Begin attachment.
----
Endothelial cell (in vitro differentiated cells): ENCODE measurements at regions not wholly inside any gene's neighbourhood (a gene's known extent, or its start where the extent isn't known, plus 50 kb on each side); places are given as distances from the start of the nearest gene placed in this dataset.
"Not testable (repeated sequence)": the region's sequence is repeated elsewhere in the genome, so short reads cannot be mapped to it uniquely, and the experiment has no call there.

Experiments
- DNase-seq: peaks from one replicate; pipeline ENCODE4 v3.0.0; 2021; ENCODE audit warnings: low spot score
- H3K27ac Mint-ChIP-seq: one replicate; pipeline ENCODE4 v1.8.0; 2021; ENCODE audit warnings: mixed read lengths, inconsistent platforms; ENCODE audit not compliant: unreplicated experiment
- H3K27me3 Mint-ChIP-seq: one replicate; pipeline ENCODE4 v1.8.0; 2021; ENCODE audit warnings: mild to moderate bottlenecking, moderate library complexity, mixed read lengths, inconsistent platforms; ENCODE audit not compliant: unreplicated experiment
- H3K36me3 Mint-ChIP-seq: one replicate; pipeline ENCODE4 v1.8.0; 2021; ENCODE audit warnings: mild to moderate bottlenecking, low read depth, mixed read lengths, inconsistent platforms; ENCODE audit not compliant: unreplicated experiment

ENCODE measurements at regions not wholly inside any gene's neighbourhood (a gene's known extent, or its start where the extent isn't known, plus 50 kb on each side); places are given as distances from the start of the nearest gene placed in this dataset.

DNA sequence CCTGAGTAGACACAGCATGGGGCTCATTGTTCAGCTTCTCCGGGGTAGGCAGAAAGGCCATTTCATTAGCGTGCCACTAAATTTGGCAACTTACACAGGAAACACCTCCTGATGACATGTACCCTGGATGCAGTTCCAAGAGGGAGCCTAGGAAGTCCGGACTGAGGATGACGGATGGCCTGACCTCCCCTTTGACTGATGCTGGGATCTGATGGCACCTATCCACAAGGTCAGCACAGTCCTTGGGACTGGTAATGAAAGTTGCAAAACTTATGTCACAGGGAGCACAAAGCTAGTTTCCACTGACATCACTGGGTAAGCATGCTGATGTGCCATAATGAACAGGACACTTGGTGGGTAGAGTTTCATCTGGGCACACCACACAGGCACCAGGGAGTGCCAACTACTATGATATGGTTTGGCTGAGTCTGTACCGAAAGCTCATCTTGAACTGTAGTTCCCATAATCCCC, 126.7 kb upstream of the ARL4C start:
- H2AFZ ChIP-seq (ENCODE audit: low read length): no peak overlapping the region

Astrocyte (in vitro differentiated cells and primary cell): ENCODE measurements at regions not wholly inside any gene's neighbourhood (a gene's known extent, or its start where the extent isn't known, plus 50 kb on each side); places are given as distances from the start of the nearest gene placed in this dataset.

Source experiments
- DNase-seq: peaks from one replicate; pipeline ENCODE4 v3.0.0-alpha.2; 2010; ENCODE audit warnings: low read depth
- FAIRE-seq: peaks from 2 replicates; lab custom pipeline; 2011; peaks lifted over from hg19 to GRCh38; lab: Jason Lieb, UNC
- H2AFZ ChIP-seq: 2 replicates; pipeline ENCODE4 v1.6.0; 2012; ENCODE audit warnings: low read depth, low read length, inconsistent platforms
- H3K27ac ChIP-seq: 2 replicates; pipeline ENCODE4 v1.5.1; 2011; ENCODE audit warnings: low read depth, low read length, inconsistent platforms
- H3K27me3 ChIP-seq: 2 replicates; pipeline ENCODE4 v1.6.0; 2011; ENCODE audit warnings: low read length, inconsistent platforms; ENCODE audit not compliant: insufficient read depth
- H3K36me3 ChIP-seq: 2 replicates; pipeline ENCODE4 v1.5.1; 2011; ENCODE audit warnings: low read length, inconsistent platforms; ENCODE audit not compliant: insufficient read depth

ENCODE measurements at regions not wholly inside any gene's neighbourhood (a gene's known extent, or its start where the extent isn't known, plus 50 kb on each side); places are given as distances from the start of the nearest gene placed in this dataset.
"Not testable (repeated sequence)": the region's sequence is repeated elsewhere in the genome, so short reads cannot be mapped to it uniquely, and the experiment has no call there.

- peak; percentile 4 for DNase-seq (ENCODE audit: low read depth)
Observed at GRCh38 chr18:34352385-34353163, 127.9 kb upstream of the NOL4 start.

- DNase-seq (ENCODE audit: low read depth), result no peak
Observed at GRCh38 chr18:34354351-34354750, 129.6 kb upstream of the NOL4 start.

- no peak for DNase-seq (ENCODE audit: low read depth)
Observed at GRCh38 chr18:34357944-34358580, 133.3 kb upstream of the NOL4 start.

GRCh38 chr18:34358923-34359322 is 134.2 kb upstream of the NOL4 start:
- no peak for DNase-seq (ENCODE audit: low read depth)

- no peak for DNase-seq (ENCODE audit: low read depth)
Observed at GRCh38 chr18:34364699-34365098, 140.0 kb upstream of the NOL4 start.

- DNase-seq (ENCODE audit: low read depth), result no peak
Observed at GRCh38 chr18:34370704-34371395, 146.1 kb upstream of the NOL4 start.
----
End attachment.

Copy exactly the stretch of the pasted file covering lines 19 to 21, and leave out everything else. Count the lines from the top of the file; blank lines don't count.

ENCODE measurements at regions not wholly inside any gene's neighbourhood (a gene's known extent, or its start where the extent isn't known, plus 50 kb on each side); places are given as distances from the start of the nearest gene placed in this dataset.
"Not testable (repeated sequence)": the region's sequence is repeated elsewhere in the genome, so short reads cannot be mapped to it uniquely, and the experiment has no call there.

- peak; percentile 4 for DNase-seq (ENCODE audit: low read depth)